2. Pam Richardson:

    I mean it literally just shot and you could hear it just like a gunshot, it had recoil and everything and it just shot me straight up in the face, this part hit here and all my teeth in the front were broken.

  3. Dan Shalloway:

    The Diva Package is great for women who have little experience holding a gun, it includes guns with very little recoil like Heckler and Koch MP5. My wife really loves it.

  4. Georges Bataille:

    At man's core there is a voice that wants him never to give in to fear. But if it is true that in general man cannot give in to fear, at the very least he postpones indefinitely the moment when he will have to confront himself with the object of his fear... when he will no longer have the assistance of reason as guaranteed by God, or when he will no longer have the assistance of God such as reason guaranteed. It is necessary to recoil, but it is necessary to leap, and perhaps one only recoils in order to leap better.

  5. Arthur Conan Doyle:

    Violence does, in truth, recoil upon the violent, and the schemer falls into the pit which he digs for another.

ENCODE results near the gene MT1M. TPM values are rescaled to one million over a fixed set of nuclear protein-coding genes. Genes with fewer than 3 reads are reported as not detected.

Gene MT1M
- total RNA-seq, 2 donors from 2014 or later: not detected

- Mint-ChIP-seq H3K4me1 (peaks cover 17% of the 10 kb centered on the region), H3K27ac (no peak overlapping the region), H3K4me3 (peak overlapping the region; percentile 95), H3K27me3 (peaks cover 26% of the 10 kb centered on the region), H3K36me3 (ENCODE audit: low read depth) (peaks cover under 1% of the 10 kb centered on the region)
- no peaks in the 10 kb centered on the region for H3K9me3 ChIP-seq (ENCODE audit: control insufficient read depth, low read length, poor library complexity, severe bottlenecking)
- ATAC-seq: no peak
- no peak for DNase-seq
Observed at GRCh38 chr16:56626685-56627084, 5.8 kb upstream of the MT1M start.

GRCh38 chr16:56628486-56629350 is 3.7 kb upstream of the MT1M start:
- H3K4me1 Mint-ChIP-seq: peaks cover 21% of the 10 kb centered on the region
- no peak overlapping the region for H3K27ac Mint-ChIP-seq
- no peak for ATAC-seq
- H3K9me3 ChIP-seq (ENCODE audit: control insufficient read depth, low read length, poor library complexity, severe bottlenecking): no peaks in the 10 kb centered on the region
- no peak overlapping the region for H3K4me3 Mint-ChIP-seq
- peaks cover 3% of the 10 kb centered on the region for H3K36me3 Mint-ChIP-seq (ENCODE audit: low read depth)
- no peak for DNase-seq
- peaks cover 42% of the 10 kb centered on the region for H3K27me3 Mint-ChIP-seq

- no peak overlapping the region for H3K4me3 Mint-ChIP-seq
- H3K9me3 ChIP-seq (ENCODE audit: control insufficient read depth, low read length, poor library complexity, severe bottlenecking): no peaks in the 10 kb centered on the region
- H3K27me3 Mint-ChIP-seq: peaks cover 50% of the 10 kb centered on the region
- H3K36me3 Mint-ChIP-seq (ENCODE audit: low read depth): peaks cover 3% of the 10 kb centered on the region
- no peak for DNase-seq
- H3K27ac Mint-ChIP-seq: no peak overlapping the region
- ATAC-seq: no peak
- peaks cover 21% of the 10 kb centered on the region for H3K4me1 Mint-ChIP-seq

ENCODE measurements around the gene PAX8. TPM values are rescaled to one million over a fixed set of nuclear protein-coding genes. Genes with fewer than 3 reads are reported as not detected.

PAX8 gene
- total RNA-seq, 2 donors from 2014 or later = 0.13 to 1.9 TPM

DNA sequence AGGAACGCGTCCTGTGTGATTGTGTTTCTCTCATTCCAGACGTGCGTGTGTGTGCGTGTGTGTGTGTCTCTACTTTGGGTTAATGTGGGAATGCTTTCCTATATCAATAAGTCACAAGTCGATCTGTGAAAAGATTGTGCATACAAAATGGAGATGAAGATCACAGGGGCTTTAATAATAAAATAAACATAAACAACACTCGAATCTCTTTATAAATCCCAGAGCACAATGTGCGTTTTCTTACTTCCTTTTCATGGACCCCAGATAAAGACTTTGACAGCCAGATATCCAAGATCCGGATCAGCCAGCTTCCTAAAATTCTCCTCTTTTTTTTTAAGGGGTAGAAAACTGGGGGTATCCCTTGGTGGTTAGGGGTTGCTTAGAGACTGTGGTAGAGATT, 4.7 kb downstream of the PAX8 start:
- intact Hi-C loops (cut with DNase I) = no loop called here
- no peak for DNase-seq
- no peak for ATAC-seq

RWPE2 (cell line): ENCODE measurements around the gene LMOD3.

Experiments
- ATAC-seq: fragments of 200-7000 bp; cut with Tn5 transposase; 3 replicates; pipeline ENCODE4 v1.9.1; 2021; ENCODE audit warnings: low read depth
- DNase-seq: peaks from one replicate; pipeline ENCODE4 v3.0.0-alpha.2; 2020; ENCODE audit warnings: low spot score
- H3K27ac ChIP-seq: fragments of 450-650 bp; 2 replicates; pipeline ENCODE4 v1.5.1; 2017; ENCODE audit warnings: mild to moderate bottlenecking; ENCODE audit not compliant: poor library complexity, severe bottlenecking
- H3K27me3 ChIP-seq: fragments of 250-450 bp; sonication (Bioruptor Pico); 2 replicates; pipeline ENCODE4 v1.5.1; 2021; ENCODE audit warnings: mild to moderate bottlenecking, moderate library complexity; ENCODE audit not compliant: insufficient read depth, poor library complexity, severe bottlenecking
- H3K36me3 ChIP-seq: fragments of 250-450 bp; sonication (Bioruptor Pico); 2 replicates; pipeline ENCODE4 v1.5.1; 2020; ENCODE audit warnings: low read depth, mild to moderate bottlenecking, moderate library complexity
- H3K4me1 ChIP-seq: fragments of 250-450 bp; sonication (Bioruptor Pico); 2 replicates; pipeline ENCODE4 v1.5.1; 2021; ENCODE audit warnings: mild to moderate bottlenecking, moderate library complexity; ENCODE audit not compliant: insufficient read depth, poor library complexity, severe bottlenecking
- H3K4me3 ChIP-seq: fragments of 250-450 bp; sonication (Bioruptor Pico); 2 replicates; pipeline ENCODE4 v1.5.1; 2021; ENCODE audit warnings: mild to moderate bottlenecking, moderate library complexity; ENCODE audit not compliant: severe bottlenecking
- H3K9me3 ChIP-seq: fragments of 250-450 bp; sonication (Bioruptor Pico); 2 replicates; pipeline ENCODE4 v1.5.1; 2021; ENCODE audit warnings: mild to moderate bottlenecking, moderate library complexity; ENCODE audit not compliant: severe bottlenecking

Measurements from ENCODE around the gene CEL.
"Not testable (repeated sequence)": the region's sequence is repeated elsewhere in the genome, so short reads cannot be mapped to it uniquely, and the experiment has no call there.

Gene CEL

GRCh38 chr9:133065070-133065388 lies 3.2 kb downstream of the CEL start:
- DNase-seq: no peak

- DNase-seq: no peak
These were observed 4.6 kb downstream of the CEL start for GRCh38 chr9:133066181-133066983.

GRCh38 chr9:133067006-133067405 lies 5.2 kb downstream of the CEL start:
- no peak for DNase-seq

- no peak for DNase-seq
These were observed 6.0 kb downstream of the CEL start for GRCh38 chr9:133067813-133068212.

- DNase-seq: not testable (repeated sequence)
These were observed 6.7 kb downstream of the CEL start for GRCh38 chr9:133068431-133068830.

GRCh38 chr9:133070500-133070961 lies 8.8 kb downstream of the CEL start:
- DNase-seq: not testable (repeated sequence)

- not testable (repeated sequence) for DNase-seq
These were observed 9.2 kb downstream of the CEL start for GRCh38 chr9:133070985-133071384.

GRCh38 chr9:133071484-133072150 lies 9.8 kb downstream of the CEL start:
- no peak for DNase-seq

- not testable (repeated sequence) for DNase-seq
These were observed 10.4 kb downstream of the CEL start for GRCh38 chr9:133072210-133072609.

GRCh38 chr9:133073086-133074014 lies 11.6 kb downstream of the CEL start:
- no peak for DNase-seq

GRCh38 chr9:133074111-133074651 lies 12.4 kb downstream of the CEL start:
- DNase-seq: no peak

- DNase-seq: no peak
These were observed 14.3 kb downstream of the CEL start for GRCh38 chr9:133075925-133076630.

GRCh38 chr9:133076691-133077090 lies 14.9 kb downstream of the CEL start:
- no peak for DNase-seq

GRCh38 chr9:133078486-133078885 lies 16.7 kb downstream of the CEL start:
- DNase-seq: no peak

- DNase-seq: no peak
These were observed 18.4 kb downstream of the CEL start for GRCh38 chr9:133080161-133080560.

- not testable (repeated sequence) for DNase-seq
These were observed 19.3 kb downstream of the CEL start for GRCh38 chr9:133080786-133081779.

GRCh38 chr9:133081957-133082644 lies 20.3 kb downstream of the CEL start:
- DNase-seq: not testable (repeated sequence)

Images & Illustrations of recoil

  1. recoilrecoilrecoilrecoilrecoil

Popularity rank by frequency of use

recoil#10000#31728#100000

Translations for recoil

From our Multilingual Translation Dictionary

  • rekylDanish
  • Rückstoß, zurückschreckenGerman
  • echarse atrás, retrocesoSpanish
  • پس زدنPersian
  • rekyyli, hätkähtääFinnish
  • bakslátturFaroese
  • recul, reculerFrench
  • rinculoItalian
  • 跳ね返る, 後座, 反動Japanese
  • etiMāori
  • terugslag, terugtrekken, terugdeinzen, terugschrikkenDutch
  • tilbakeslag, tilbakestøt, sprette tilbake, springe tilbake, trekke seg tilbake, rekylere, gyse tilbake, spenne tilbake, tilbakevirkning, rekylNorwegian
  • recuo, coicePortuguese
  • отдача, отпрядывать, отпрянуть, отшатываться, отшатнутьсяRussian
  • rekylSwedish
  • geri tepmeTurkish
  • 畏缩Chinese

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"recoil." Definitions.net. STANDS4 LLC, 2020. Web. 12 Aug. 2020. <https://www.definitions.net/definition/recoil>.